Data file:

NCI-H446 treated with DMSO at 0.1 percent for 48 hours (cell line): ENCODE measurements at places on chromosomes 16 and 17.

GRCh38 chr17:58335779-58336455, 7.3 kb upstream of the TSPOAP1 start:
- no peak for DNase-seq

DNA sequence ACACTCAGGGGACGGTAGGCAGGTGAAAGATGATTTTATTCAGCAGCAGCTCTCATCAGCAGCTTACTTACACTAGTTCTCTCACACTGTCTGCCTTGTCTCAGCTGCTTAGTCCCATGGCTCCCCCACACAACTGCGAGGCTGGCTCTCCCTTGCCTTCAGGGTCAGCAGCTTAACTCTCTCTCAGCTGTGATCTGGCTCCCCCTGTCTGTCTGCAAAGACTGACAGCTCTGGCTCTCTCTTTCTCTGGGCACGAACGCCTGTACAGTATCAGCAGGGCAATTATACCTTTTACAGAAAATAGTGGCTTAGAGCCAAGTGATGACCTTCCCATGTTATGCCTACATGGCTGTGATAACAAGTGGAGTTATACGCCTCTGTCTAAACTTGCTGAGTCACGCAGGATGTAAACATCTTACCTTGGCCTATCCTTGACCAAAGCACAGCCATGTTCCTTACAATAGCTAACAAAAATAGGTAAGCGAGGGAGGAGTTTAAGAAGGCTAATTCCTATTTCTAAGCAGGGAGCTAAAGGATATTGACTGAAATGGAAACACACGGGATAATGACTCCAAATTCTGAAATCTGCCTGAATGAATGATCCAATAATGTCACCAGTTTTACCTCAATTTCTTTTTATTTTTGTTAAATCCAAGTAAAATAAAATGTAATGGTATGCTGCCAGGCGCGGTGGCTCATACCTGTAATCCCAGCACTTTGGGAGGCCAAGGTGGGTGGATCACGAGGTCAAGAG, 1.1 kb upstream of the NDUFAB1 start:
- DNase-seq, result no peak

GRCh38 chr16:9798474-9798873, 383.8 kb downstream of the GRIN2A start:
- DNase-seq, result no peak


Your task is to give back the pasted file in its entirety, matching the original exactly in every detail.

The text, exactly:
NCI-H446 treated with DMSO at 0.1 percent for 48 hours (cell line): ENCODE measurements at places on chromosomes 16 and 17.

GRCh38 chr17:58335779-58336455, 7.3 kb upstream of the TSPOAP1 start:
- no peak for DNase-seq

DNA sequence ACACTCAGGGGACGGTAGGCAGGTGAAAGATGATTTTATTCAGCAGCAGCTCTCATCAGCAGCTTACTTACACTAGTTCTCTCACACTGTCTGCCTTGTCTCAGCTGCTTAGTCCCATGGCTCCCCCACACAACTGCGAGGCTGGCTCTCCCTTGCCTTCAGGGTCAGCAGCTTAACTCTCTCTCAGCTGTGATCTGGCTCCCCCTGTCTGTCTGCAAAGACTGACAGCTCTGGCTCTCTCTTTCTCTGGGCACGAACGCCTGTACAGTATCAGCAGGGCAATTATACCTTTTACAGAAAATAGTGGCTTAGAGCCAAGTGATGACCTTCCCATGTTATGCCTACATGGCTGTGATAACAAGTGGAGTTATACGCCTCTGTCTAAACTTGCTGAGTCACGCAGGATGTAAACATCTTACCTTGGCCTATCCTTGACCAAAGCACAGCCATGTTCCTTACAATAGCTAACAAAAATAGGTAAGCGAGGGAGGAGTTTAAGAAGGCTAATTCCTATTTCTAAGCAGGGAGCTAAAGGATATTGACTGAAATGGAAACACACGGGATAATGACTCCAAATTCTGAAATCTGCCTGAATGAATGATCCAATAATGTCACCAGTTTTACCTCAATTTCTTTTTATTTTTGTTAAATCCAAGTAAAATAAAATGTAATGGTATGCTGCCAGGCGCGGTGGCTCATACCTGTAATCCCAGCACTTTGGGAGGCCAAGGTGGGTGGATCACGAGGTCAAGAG, 1.1 kb upstream of the NDUFAB1 start:
- DNase-seq, result no peak

GRCh38 chr16:9798474-9798873, 383.8 kb downstream of the GRIN2A start:
- DNase-seq, result no peak